Seoul strangely silent on N. Korea abuses
By Richard Halloran
Among the policy differences dividing the United States and South Korea, one that stands out is the divergence over the issue of North Korea's abuses of the human rights of its own citizens.
In the U.S., President Bush, both houses of Congress and private, bipartisan committees have condemned the North Korean abuses and have urged the South Koreans to do likewise. The U.S. ambassador in Seoul, Alexander Vershbow, has been particularly outspoken.
Last week, Vershbow chided the South Koreans for not standing up to the North Koreans. "I think all South Koreans," he said, "should be worried about a regime that threatens its own people so badly, that wastes its scarce resources on nuclear weapons, and that engages in counterfeiting, drug trafficking, money-laundering and the export of dangerous military technologies."
Instead, President Roh Moo Hyun of South Korea, who was a human-rights lawyer before entering elective politics, has been strangely subdued on this question.
Senior officials of his government have argued that it is better to be "prudent" than to provoke the North Koreans with criticism. Some have demanded that the American ambassador be recalled.
In a news conference with President Bush during his visit to South Korea in November, President Roh asserted in a convoluted argument that his approach on the North Korean human-rights issue was similar to that of President Abraham Lincoln in freeing the slaves during the American Civil War.
"President Lincoln's first priority was unity among the states of America," Roh contended in referring to reunification of divided Korea. "I think that this is quite similar to the position we are taking when it comes to North Korean human-rights issues."
The dispute over how to handle this issue comes against a backdrop of rising anti-Americanism in South Korea and a nascent anti-Korean backlash in the United States. In particular, Washington and Seoul disagree over how to negotiate with Pyongyang on North Korea's nuclear ambitions, the Americans taking a hard line, the South Koreans advocating "flexibility."
The United States and South Korea disagree on military matters. The South Koreans have said they will cut their troop deployment in Iraq by one-third this year while the Americans will move forces from positions close to the demilitarized zone dividing the Korean Peninsula to camps farther south despite South Korean objections. Command of Korean forces in wartime is in dispute.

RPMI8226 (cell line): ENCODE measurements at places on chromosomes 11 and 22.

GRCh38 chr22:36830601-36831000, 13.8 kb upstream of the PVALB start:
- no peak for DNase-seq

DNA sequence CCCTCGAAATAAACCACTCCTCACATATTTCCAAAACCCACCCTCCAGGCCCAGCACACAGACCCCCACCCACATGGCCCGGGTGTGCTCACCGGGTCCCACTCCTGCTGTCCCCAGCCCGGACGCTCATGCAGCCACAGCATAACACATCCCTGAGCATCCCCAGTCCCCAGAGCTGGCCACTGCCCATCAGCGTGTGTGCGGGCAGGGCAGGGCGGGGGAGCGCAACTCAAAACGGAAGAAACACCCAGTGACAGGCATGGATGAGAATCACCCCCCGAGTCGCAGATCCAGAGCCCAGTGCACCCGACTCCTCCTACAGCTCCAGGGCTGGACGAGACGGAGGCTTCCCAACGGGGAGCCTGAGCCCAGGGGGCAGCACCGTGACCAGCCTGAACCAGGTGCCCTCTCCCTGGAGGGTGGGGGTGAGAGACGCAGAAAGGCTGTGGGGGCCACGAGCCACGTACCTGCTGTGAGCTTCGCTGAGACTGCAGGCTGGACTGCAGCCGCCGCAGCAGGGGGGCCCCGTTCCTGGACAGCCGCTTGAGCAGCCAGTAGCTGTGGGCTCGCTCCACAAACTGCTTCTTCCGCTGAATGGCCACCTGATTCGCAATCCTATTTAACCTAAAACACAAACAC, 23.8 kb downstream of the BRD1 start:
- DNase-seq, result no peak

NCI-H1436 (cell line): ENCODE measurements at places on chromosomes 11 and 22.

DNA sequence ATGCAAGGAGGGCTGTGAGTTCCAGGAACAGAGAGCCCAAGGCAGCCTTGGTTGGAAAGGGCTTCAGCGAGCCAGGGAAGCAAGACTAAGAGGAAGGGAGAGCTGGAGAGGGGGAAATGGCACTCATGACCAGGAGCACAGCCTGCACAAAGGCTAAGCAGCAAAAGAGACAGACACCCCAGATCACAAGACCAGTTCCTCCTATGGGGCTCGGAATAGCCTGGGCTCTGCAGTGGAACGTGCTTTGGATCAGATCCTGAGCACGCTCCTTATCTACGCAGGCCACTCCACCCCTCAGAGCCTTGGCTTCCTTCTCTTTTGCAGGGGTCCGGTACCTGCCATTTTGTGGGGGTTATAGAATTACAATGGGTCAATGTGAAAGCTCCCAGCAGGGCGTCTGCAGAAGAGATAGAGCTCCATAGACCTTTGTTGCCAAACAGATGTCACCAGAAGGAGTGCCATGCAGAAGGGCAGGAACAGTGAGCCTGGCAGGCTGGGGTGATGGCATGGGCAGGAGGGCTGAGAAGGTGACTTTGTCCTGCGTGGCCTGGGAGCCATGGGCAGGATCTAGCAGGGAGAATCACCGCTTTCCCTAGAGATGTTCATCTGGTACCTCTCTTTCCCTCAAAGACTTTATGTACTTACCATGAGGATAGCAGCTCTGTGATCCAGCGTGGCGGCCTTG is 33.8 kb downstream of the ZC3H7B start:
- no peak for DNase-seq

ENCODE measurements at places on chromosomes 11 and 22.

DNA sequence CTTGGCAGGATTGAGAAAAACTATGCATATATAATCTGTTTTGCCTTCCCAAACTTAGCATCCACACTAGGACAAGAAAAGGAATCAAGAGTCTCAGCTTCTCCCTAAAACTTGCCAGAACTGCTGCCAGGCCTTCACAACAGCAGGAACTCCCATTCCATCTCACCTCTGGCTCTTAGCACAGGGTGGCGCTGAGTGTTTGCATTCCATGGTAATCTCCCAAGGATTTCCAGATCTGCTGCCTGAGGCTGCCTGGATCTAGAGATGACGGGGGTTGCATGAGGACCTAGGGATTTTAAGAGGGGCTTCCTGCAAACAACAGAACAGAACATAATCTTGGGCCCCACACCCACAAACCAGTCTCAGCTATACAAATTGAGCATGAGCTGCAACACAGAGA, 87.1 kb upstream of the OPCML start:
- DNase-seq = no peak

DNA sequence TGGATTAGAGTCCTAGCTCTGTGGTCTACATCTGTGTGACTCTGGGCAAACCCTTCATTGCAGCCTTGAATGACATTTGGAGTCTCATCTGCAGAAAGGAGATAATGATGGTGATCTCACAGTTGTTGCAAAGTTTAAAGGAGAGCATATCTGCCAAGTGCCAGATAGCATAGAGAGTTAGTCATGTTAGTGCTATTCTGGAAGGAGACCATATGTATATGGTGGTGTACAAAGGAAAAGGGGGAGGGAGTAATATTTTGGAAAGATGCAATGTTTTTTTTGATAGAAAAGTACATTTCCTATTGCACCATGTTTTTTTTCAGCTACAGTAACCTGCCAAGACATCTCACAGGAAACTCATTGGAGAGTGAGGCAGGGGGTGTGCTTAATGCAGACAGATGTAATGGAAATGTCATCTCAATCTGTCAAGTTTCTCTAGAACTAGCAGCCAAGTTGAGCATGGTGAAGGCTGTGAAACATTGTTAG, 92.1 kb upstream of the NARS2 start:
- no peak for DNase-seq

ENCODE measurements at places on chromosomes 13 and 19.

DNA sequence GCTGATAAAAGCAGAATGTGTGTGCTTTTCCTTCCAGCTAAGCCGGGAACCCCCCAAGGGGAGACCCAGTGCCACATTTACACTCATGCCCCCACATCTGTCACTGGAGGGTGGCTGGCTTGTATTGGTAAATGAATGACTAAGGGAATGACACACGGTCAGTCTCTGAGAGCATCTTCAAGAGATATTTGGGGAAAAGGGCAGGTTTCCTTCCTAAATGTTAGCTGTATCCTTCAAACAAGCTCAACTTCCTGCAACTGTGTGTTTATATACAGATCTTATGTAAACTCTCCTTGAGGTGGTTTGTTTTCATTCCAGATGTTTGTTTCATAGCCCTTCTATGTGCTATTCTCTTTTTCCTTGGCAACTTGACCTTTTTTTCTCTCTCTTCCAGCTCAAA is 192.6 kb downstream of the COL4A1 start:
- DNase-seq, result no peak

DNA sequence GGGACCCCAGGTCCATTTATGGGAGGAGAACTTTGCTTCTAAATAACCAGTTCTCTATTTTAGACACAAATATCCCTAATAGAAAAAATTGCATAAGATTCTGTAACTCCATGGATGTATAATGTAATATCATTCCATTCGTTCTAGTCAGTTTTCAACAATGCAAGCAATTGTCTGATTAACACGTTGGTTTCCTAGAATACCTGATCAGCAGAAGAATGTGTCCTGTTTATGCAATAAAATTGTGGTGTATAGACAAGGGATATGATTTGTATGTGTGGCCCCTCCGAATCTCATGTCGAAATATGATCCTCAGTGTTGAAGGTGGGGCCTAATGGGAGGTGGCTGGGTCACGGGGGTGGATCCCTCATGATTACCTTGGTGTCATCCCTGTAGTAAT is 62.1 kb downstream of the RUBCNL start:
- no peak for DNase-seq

Indeed, relations between the United States and South Korea have deteriorated so far that some specialists on Korea have begun privately to speculate that the alliance will be diluted or possibly dissolved in five to eight years even though Presidents Bush and Roh have proclaimed it to be in good shape.
A particular point of contention has been two reports issued by the non-profit U.S. Committee for Human Rights in North Korea.
The first, "Hunger and Human Rights: The Politics of Famine in North Korea," said that 1 million North Koreans, or about five percent of the nation's population, had died of famine over the past two decades because "the government was culpably slow to take the necessary steps to guarantee adequate food supplies."
Written by Stephan Haggard of the University of California-San Diego, and Marcus Noland of the Institute of International Economics in Washington, D.C., the report concluded: "It is difficult to imagine a famine of this magnitude, or chronic food shortages of this duration, occurring in a regime that protected basic political and civil liberties."
Roh's government objected, contending that, contrary to the report, South Korea had monitored its food aid to North Korea to assure that it was being distributed equitably to reach the people who needed it. Haggard and Noland disagreed in a rebuttal.
Earlier, the U.S. committee issued a report entitled "The Hidden Gulag: Exposing North Korea's Prison Camps." Based largely on information from North Korean prisoners who had defected to South Korea, the report assessed two different systems of prisons. One set comprised forced-labor camps, the other to punish North Koreans who had fled to China and had been returned.
Written by David Hawk, a human-rights researcher who has produced reports on abuses in Cambodia and Rwanda, the study pointed to citizens arrested for guilt by association and life sentences for three generations of political prisoners.
Hawk portrayed forced abortions for pregnant women who had fled to China and were forcibly sent back to North Korea or "murder of their newborn infants." Further, he said: "The practice of torture permeates the North Korean prison and detention system."
Honolulu-based Richard Halloran is a former Asia correspondent for the New York Times. He wrote this article for The Advertiser.